A 900m long pier protecting ships when entering the River Tyne at Tynemouth.
A small rock arch off the coast in South Shields near Souter Lighthouse.
A stand alone bell tower for the the Church of St Oswald in Kirkoswald, Cumbria.
A metal sculpted bench portraying three notable people from the Bedlington area.
A life sized bronze sculpture in memory of Lord Armstrong on Barras Bridge outside the Hancock Museum.
A sculpture of four metal cows constructed from old JCB parts, grazing on the C2C route near Beamish.
Lime kilns on the coast near South Shields, built in the 1870s.
Two Parks, Castle Vale and Coronation Park, set either side of Berwick Station which include footpaths, shelters, rose gardens and a lily pond.
A mausoleum for William the second Earl, who died in 1844.
A standing stone marking the northern source of the River Tyne in Deadwater.
Excavated Roman fort, with a museum and 35m viewing tower.
A maginificent viaduct spanning the River Eden in Wetheral.
A 3 chambered cave used by the monks as storage and safegaurd and as a dwelling for St Constantine.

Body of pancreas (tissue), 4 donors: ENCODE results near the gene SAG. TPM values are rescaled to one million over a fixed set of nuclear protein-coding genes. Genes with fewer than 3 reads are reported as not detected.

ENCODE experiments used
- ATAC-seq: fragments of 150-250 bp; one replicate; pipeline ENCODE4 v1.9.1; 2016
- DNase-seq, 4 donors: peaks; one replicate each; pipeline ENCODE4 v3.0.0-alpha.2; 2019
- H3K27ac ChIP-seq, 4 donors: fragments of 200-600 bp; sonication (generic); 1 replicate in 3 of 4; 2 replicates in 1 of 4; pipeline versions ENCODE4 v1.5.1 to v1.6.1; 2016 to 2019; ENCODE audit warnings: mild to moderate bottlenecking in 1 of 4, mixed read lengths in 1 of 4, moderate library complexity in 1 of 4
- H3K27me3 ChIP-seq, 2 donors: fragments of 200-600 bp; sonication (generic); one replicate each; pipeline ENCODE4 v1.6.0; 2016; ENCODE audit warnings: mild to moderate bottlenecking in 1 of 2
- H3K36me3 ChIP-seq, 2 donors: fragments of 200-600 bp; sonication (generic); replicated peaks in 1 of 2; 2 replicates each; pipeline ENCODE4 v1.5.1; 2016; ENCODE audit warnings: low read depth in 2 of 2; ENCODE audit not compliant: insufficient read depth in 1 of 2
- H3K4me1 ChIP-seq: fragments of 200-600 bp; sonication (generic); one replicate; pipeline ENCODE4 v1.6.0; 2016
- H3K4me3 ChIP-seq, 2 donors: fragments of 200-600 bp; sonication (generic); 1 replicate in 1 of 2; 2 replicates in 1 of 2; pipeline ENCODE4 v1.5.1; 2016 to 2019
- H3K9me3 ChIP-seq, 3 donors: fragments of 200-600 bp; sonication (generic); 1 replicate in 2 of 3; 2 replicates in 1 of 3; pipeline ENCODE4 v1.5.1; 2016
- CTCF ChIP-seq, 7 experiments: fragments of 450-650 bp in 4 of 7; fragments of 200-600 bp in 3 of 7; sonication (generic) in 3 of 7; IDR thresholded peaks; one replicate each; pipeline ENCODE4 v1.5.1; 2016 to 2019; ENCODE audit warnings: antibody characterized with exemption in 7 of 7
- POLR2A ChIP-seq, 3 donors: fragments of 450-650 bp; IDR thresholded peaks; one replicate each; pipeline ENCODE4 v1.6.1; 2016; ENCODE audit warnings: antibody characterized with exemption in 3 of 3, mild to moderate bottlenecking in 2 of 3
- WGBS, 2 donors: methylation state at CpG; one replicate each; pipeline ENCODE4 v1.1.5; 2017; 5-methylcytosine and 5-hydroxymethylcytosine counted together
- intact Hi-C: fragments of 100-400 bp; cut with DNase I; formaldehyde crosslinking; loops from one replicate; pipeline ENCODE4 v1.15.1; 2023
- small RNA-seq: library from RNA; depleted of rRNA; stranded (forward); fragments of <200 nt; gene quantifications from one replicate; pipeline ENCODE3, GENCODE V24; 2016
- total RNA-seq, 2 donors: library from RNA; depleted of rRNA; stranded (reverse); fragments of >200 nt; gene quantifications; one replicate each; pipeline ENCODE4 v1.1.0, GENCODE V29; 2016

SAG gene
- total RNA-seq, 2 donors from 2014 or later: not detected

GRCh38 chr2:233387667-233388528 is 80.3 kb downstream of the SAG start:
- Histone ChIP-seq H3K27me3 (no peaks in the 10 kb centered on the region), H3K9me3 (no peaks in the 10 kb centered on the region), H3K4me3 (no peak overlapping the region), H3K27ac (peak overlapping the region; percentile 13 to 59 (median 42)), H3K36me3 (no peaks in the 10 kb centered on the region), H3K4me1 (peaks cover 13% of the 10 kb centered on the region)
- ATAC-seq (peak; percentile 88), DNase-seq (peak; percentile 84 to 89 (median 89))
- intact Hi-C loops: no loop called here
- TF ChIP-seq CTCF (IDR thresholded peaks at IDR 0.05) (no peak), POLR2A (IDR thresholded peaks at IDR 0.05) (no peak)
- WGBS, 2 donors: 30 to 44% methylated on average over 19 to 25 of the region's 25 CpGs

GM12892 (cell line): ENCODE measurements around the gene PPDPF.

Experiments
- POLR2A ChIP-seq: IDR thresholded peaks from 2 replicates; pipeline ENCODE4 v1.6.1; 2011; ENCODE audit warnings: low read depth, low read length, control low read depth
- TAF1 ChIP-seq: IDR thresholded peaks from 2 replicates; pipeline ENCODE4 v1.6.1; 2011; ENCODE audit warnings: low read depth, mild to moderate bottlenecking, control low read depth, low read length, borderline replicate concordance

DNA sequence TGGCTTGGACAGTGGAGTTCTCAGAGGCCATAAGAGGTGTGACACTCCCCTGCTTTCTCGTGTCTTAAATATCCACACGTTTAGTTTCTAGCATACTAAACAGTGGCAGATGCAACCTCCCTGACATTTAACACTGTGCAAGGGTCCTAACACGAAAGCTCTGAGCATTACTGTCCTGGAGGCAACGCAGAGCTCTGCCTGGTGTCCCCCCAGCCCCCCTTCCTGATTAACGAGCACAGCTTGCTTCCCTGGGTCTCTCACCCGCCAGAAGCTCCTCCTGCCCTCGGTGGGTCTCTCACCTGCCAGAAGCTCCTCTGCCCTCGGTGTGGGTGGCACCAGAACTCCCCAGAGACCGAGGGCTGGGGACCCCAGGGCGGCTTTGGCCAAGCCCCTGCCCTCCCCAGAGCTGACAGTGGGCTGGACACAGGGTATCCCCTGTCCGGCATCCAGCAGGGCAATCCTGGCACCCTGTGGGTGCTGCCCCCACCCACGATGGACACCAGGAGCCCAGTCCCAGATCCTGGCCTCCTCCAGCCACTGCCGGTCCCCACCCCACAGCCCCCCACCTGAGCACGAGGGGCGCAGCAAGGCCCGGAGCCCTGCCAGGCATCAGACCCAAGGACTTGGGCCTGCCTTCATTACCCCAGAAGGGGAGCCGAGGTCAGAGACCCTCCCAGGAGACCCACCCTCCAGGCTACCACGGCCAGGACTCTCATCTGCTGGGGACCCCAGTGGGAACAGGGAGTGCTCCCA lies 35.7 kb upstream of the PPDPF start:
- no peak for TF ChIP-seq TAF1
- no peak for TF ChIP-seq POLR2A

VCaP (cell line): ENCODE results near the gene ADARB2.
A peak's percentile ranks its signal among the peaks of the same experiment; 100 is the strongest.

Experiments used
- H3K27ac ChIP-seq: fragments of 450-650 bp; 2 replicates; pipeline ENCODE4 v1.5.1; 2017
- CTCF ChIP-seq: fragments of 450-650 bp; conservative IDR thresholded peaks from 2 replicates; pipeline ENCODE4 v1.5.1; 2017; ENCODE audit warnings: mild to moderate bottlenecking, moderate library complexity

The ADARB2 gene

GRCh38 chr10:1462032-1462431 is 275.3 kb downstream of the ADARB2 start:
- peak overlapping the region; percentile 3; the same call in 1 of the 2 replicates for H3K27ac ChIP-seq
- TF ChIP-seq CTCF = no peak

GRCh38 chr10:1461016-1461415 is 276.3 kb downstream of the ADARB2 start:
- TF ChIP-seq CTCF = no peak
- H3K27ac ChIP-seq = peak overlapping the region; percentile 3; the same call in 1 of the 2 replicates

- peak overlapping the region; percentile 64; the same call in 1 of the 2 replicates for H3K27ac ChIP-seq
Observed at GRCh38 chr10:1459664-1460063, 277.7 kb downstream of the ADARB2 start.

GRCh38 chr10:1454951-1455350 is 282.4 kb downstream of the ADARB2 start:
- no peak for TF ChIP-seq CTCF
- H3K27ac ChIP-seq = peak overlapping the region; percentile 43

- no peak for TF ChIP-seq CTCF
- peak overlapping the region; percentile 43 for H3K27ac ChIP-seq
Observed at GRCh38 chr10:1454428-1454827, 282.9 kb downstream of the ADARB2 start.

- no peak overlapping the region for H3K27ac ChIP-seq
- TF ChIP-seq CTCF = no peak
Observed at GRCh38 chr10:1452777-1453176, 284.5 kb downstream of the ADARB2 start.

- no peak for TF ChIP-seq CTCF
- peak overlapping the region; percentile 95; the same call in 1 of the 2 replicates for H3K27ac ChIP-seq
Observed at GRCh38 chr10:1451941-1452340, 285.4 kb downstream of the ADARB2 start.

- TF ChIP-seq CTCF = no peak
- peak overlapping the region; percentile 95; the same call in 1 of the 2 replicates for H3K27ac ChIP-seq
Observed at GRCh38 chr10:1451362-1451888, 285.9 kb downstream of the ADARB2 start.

A small marker stone where Robert Lumsden murdered Isabella Sudden in 1610.
A beacon that when lit would warn the neighbouring villages of an impending attack!
A new artwork on the King Street Stairs leading from the Quayside to All Saints Church.
Rotating bridge designed by William Armstrong, which opened in 1876.
Originally envisaged as a motte and bailey, Simonburn Castle was eventually a tower house before falling into ruin.
650 hectare site attracting thousands of birds every year.
The North of England Institute of Mining and Mechanical Engineers or as it is more commonly known, “The Mining Institute” is one of the finest buildings in Newcastle. It is a Victorian building built at the time when high-Gothic architecture was coming into fashion.
An ornate, Edwardian Shopping Arcade, in the centre of Newcastle built in 1906. The arcade is set within Richard Grainger's Central Exchange Building.
A free art gallery in the centre of Newcastle housing works by Henry Moore, Thomas Bewick, Norman Cornish, Richard Hamilton and Charles Napier Hemy among others.
A war memorial to the Northumberland Fusiliers sited on the grounds of St Thomas the Martyr Church at Barras Bridge, depicting the spirit and patriotic confidence that swept the nation at the outset of war in 1914.